National Labor Relations Board To Prosecute Walmart For Violating Workers’ Rights


The National Labor Relations Board (NLRB), the federal agency that protects workers’ rights to organize and demand better conditions, will announce a decision today to prosecute Walmart for violating workers’ rights by firing, disciplining, and threatening workers who went on strike or attempted to unionize, according to OUR Walmart, the group that has been helping to organize the strikes.

The group says the NLRB will prosecute the company for illegally firing and disciplining more than 117 workers, including some who went on strike last June. It also includes threats by managers and spokespeople meant to discourage workers from striking. Workers could potentially see back pay, reinstatement to their former positions, and the reversal of disciplinary actions.

In an emailed statement, a Walmart spokesperson said, “We disagree with this position by the Division of Advice. This is just a procedural step and we will pursue our options to defend the company because we believe our actions were legal and justified… It’s important to note that there has not been one decision in the last 5 years by the NLRB or by a court finding that Walmart violated the National Labor Relations Act. That is because we take our obligations under the Act very seriously and we train our managers accordingly.” The NLRB did not return a request for comment.

Workers have gone on strike multiple times over the past year, with a wave of 400 walking out on Black Friday last year. The latest saw strikes in three cities over a week-long period. Workers have been demanding higher pay, more full-time work, and an end to retaliation.

But workers have repeatedly claimed that they are fired or disciplined for going on strike. The company itself has also admitted to threatening workers who look into forming unions that their benefits could disappear if they organize.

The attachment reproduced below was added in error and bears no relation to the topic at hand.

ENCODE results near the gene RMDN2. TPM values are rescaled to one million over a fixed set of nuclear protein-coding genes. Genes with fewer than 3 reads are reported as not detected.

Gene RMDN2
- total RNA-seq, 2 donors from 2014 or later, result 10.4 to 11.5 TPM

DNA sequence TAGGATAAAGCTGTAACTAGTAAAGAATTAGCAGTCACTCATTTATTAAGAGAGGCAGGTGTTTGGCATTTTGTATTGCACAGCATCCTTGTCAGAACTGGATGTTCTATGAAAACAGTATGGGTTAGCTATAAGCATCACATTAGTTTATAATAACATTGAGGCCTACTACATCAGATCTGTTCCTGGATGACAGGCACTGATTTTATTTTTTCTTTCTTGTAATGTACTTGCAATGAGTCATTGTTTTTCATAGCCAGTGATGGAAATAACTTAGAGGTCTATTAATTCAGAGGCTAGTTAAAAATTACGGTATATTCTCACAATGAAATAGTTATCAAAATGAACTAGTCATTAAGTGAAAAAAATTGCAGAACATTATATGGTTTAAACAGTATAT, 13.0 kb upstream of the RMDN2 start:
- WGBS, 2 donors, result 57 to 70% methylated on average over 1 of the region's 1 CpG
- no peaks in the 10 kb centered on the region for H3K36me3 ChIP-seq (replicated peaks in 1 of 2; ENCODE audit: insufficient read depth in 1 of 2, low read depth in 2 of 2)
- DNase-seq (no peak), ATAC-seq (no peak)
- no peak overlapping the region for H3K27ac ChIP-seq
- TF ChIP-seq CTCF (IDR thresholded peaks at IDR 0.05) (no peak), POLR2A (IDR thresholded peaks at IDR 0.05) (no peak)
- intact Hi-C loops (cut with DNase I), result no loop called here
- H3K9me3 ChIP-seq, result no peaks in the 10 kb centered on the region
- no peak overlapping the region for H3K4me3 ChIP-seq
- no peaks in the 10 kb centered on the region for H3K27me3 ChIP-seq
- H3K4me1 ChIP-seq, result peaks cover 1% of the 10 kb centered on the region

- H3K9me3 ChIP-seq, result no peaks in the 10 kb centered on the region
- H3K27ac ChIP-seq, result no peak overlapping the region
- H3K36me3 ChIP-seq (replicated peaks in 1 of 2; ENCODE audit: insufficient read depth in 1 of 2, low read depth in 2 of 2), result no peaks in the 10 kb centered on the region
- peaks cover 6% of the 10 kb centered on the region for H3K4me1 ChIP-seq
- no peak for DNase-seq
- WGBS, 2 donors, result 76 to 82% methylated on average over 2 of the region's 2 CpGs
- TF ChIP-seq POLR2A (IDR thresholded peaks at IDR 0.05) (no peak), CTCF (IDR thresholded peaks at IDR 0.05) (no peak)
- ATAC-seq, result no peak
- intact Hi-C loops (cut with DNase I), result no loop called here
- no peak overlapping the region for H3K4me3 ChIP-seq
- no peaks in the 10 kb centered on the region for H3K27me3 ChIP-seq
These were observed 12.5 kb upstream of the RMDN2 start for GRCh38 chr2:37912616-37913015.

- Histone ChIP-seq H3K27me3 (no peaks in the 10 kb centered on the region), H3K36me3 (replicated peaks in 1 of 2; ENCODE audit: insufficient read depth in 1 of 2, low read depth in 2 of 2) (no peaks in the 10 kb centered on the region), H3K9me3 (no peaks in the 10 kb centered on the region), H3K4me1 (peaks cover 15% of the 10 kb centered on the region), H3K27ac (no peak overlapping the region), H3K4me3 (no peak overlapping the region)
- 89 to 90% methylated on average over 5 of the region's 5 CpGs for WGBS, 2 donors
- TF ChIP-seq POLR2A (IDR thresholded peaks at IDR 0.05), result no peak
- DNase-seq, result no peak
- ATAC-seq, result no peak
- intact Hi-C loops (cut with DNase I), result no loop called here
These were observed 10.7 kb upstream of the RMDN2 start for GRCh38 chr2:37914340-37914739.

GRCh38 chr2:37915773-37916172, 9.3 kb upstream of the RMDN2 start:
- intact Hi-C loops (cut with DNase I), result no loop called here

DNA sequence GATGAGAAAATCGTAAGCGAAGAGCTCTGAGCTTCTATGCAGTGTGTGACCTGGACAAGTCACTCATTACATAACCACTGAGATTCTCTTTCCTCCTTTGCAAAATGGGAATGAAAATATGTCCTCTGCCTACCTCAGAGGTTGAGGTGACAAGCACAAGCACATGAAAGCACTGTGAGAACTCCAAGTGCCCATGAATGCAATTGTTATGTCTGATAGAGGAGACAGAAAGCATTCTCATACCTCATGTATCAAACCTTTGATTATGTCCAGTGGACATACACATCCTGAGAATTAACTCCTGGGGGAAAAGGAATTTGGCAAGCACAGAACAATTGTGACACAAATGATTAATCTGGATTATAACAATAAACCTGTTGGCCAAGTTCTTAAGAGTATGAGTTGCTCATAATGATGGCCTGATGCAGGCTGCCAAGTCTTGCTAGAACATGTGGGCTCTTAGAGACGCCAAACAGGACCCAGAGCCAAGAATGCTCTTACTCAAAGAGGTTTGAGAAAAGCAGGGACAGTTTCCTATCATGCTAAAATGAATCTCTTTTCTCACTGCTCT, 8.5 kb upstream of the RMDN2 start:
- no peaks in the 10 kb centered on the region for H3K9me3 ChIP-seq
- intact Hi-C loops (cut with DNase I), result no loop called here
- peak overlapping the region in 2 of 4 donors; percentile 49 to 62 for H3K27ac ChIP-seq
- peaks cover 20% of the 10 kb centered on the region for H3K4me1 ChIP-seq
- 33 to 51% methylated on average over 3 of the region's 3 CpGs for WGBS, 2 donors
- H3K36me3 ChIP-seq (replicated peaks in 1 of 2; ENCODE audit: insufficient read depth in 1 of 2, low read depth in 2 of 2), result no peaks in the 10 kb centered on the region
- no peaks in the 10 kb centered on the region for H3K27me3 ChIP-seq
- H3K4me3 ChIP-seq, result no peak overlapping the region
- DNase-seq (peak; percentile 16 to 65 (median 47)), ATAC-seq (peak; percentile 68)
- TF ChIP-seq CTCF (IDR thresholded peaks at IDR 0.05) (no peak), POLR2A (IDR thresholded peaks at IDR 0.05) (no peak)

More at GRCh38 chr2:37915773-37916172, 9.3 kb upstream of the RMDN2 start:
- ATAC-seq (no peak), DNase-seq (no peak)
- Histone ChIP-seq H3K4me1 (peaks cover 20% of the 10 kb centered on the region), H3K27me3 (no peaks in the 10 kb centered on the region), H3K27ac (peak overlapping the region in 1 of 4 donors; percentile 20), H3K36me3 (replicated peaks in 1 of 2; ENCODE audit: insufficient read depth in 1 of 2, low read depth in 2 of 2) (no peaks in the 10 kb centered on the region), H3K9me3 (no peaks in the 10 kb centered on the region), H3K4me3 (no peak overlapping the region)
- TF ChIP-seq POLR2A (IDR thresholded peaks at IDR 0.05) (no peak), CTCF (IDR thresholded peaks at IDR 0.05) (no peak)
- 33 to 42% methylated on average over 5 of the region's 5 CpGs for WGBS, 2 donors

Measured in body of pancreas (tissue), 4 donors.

Recent company data showed that the majority of Walmart’s in-store workers make less than $25,000 a year. Wages are so low that workers in one location alone consume around $1 million in public benefits to get by. The company has also been found to be mostly interested in hiring temporary workers, although recently reversed course somewhat to hire more full-time positions ahead of the holidays in the face of slumping sales.


This post has been updated with a statement from the company.

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The NLRB released an announcement about the decision, saying that it looked at a variety of charges that the company violated workers’ rights and “found merit in some of the charges and no merit in others.” The ones that it found to have merit include Walmart stores in 13 states — California, Colorado, Florida, Illinois, Kentucky, Louisiana, Maryland, Massachusetts, Minnesota, North Carolina, Ohio, Texas and Washington — unlawfully threatening, disciplining, and/or firing workers who went on strike; stores in California, Florida, Missouri and Texas unlawfully responding to other protected activities; and two national TV interviews and other statements to employees in California and Texas in which the company unlawfully threatened workers for going on strike or protesting ahead of Black Friday last year.

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